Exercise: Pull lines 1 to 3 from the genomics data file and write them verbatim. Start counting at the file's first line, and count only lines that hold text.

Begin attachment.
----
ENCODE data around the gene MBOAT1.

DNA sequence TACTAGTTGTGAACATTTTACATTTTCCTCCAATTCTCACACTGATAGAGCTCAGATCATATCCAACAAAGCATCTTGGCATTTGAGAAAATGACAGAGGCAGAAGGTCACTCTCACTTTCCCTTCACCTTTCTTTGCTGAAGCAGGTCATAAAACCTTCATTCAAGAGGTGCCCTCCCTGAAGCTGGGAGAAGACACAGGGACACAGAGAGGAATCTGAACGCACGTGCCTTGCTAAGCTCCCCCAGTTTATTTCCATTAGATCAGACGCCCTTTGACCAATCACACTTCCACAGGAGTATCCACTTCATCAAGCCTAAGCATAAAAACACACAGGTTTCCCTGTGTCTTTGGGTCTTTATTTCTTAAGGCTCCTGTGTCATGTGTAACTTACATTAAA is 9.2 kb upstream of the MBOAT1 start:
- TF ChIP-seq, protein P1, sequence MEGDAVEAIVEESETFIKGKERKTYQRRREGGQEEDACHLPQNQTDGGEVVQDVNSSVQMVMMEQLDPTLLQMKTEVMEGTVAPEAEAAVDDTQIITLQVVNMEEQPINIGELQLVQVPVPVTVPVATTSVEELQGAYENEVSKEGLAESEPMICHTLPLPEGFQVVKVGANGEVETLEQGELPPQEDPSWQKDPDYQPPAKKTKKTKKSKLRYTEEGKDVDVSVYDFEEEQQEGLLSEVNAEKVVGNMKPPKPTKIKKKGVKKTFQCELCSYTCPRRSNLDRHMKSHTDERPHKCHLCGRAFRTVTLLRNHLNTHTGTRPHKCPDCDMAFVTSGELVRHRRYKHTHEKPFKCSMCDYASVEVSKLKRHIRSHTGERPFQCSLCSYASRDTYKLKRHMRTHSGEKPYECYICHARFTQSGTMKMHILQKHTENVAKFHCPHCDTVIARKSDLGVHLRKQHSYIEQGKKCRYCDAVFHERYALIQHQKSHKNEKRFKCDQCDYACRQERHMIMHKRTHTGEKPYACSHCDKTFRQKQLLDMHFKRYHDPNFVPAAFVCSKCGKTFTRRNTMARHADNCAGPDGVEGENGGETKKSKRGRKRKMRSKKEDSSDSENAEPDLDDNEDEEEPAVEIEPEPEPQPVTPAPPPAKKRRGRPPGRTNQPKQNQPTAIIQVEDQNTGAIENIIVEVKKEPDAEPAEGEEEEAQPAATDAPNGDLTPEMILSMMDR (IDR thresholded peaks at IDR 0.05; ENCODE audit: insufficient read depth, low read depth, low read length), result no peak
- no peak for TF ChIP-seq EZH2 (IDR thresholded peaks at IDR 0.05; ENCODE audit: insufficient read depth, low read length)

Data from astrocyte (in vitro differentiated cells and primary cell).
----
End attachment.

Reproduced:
ENCODE data around the gene MBOAT1.

DNA sequence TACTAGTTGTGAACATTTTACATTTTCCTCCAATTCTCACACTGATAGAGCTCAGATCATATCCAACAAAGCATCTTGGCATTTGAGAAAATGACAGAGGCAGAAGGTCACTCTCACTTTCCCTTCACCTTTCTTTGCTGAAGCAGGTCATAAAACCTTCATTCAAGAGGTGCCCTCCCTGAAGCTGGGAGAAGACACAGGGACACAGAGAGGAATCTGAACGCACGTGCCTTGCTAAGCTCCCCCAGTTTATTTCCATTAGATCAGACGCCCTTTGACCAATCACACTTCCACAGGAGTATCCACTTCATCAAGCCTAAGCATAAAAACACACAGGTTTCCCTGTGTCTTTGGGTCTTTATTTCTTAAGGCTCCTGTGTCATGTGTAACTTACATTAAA is 9.2 kb upstream of the MBOAT1 start:
- TF ChIP-seq, protein P1, sequence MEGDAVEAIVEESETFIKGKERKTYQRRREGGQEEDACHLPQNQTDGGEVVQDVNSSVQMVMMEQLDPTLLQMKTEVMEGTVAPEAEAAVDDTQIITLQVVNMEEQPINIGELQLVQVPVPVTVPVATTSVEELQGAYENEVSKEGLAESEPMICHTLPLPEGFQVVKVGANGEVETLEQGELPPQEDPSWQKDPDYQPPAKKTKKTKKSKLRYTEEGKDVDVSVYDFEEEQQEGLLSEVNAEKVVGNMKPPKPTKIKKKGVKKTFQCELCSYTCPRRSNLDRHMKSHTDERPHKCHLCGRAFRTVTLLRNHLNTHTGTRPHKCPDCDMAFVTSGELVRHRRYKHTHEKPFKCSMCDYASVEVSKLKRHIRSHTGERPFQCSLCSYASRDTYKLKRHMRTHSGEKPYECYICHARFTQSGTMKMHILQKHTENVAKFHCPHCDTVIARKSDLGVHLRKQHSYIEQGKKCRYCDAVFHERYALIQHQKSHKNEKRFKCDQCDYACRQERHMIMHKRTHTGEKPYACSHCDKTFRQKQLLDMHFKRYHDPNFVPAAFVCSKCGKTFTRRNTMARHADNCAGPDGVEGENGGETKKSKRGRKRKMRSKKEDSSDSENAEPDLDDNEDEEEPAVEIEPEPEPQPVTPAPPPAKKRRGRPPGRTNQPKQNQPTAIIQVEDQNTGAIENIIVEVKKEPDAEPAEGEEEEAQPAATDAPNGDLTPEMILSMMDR (IDR thresholded peaks at IDR 0.05; ENCODE audit: insufficient read depth, low read depth, low read length), result no peak